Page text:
leave them there until after I'm done because I can make so many
attempts that I'll sometimes forget which fonts I've already tried,
and then reset the same line over and over in the same damned font.
Maybe one part of my brain is hoping that this time it'll fit!
Those who don't learn from their failures are doomed to reset
The letterpress person who hasn't found herself bent over a comp
stick at 3:00 a.m. with tears streaming down her face just isn't
trying hard enough.
I think that's one of the reasons why so many letterpress people
have fallen for the false god of computer-generated photopolymer
type—and although it saddens me, I can't really blame them. It
takes a certain kind and depth of mania to put up with "real"
But having to work around the many failures has led to places I
wouldn't otherwise have found. It forces you to try things and
think in ways that you wouldn't have to if you could use any font
you wanted in any size. The limits and frustrations and problems of
trying to make the type work has sometimes led to beautiful,
elegant solutions that I would never have found on my own. And I
have rarely ended up with a piece that I didn't like more than my
The photopolymer crowd tends to write off us type fanatics as
Luddites. While they opt for the clean, easy way out, we sweat and
swear over wood and iron, going blind from fiddling with six-point
thin spaces—our lead-stained fingers digging down into the crannies
of old type cases, scrabbling through the dusty mouse turds to fish
out the last comma, our breath smelling of type wash fumes and that
spicy wood mold that infects ancient type cabinets, and our feet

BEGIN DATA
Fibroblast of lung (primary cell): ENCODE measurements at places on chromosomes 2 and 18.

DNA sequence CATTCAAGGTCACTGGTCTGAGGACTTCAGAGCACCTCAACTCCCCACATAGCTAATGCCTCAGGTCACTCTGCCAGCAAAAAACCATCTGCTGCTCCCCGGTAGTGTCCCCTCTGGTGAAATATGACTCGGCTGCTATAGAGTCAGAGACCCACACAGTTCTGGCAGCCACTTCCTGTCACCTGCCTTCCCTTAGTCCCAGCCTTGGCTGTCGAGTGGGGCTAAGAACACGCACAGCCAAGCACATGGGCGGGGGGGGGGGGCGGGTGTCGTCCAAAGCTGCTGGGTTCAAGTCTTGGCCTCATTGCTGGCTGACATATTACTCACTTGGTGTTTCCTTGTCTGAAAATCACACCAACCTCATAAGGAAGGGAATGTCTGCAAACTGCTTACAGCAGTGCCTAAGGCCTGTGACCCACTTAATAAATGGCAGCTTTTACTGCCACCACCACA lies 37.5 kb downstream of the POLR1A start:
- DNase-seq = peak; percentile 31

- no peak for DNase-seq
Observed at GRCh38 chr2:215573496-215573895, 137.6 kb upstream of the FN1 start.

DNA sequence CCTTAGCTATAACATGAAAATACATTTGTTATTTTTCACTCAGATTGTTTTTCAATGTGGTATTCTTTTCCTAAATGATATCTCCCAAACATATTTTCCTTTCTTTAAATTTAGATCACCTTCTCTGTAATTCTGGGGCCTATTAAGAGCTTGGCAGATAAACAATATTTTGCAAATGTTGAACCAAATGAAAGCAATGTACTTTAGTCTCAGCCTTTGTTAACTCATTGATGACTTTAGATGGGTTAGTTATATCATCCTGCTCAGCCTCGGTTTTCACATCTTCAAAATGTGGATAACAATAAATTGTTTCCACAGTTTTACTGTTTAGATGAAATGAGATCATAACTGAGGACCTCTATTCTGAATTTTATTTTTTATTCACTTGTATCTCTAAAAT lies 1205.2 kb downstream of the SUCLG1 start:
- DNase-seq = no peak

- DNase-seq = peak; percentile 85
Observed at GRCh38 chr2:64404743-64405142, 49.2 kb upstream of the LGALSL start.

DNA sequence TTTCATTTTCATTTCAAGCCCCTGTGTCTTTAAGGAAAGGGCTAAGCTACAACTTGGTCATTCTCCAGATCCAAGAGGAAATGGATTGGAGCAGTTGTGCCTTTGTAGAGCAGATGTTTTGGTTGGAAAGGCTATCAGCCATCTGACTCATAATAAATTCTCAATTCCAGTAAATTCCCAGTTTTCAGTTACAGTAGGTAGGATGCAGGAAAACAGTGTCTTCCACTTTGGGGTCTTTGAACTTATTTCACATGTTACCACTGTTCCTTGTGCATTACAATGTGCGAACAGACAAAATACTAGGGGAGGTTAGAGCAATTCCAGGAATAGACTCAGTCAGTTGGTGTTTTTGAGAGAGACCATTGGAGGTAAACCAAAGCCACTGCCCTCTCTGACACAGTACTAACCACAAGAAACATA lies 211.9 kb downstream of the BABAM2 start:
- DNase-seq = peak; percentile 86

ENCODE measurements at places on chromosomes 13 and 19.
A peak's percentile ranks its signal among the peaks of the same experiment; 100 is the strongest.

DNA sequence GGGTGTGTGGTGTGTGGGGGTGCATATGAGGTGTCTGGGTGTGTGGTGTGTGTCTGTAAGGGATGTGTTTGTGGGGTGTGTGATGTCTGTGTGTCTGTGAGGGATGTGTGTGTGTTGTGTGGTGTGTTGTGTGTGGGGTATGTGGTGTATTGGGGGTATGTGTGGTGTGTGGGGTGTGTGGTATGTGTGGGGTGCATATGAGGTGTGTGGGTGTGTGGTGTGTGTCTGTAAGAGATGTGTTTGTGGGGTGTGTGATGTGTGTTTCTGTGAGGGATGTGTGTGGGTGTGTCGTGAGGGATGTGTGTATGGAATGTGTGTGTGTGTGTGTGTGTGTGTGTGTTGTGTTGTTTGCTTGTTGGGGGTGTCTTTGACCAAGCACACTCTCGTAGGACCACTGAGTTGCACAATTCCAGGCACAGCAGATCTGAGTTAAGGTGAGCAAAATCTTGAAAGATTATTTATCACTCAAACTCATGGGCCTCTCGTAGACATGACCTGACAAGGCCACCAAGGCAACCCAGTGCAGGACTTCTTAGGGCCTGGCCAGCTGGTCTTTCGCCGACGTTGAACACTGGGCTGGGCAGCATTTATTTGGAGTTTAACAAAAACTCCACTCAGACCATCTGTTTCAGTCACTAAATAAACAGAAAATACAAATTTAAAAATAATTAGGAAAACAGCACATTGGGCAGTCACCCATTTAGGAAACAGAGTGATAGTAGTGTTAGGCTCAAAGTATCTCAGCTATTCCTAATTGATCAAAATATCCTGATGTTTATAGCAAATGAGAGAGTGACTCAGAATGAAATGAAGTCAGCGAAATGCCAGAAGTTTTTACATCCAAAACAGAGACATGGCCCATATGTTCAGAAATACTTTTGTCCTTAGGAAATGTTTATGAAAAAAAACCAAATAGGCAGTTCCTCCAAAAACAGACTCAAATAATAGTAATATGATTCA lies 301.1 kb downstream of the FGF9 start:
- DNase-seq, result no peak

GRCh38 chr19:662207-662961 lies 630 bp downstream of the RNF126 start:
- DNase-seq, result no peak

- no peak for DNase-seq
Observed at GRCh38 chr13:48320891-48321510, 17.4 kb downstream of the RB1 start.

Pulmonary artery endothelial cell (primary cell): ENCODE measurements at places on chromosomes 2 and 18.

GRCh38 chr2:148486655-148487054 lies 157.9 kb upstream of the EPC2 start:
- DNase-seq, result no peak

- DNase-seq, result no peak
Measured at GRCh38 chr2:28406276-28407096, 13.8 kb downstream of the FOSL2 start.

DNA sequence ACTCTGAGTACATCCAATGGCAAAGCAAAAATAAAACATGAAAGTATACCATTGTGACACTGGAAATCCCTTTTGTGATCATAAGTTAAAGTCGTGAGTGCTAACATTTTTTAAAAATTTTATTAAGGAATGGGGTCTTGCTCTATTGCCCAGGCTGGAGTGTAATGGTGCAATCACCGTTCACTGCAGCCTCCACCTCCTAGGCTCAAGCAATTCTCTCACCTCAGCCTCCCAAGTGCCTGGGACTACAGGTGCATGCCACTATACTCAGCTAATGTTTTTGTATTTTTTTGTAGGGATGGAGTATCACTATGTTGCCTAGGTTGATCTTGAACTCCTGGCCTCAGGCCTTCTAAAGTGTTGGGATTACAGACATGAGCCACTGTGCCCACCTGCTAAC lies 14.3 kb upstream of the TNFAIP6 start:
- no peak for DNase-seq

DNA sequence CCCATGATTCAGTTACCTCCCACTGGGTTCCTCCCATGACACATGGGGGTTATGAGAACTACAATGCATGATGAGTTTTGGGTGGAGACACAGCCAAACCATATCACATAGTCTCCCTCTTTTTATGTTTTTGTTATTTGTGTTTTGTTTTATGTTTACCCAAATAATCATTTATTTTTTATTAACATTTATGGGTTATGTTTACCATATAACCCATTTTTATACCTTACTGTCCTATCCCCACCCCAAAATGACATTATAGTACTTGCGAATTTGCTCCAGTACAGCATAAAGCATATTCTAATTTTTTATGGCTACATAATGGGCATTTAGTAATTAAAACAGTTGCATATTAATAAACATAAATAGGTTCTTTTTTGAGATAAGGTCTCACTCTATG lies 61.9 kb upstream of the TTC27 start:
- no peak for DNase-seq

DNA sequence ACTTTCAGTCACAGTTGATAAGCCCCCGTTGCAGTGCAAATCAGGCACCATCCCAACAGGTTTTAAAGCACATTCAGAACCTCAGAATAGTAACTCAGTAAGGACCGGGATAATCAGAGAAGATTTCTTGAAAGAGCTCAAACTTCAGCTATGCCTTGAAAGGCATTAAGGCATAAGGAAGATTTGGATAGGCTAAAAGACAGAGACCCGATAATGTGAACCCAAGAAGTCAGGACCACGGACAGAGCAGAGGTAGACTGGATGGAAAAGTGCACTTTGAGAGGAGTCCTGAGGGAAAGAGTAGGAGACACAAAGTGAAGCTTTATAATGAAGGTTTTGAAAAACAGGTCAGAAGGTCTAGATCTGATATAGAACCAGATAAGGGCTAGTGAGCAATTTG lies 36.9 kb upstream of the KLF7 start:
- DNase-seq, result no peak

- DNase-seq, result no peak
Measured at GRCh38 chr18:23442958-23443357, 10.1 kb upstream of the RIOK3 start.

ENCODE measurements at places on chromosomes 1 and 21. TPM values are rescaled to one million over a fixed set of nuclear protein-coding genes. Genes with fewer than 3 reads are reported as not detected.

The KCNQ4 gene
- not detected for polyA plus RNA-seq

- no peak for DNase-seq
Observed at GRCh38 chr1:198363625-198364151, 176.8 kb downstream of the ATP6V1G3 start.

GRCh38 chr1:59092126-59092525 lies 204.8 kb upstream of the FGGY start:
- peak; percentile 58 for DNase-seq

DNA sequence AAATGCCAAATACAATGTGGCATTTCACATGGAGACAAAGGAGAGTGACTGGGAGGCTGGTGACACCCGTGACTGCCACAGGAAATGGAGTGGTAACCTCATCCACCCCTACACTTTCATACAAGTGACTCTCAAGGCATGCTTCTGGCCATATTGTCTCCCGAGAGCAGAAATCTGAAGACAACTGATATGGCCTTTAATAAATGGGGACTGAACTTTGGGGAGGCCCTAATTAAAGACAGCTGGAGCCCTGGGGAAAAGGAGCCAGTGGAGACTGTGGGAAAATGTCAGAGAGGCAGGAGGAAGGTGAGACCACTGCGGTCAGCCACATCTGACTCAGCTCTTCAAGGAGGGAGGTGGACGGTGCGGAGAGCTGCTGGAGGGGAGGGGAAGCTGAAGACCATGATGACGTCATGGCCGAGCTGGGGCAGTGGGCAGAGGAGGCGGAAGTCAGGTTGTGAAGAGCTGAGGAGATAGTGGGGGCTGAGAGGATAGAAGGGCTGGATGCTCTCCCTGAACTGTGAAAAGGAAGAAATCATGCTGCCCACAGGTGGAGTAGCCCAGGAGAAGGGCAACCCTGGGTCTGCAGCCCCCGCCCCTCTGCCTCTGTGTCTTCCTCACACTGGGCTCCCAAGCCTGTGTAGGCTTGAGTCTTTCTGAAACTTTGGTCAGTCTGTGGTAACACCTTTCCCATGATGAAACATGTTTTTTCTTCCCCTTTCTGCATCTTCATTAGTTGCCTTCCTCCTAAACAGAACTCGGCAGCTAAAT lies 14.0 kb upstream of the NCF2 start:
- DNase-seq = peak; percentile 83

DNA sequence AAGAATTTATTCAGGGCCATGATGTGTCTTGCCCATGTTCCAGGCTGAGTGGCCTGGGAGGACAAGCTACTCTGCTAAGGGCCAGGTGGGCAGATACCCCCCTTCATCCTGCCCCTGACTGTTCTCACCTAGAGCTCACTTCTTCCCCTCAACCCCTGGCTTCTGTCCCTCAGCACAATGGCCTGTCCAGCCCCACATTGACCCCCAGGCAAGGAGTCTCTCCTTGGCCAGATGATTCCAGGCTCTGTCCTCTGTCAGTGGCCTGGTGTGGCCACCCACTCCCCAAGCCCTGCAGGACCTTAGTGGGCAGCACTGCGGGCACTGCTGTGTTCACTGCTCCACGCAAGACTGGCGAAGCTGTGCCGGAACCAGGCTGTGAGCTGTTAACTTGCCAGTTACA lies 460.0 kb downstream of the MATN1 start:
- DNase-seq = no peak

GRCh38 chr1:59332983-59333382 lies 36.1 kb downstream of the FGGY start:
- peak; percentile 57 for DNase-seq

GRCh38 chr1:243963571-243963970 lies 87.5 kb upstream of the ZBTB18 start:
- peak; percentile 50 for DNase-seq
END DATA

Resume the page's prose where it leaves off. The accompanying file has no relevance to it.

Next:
numb from long hours of standing on cold concrete basement and
garage floors, only to run out of lowercase A's three words from
the end of the paragraph. Yet we love every minute of it.
Is calligraphy a dying art? Heller finds it alive and well in the capable hands of Bernard Maisner, Hollywood’s man of letters.
Section: Inspiration -
typography, interview, Voice
In August 2012, AIGA and PepsiCo Nutrition Ventures convened at the School for Visual Arts in New York City for a two-day summit. Participants—including designers, community advocates, physicians and health specialists—focused on using creative methods to identify and address environmental and community factors that affect nutrition and promote chronic diseases.
Section: Why Design -
design thinking, Design for Good, health, problem solving, social responsibility, sustainability
Steven Heller has immortalized our graphic past and made coherence of our present. He is the author, co-author, or editor of more than 60 books on design-related topics. A journalist, critic, and commentator, he has written for a wide array of publications and has been the editor of AlGA's journal of graphic design, Voice, since its inception in the early '80s. In addition, for 33 years he was an art director at the New York Times, originally on the OpEd Page and for almost 30 of those years with the New York Times Book Review. Currently, he is co-chair of SVA's “MFA Designer as Author” department and a special consultant on new programs to the president of SVA, and writes the Visuals column for the New York Times Book Review. In recognition of his role as the ubiquitous, tireless chronicler of our design times, he was awarded an AIGA Medal in 1999.
Section: Inspiration -
print design, AIGA Medal, writing, criticism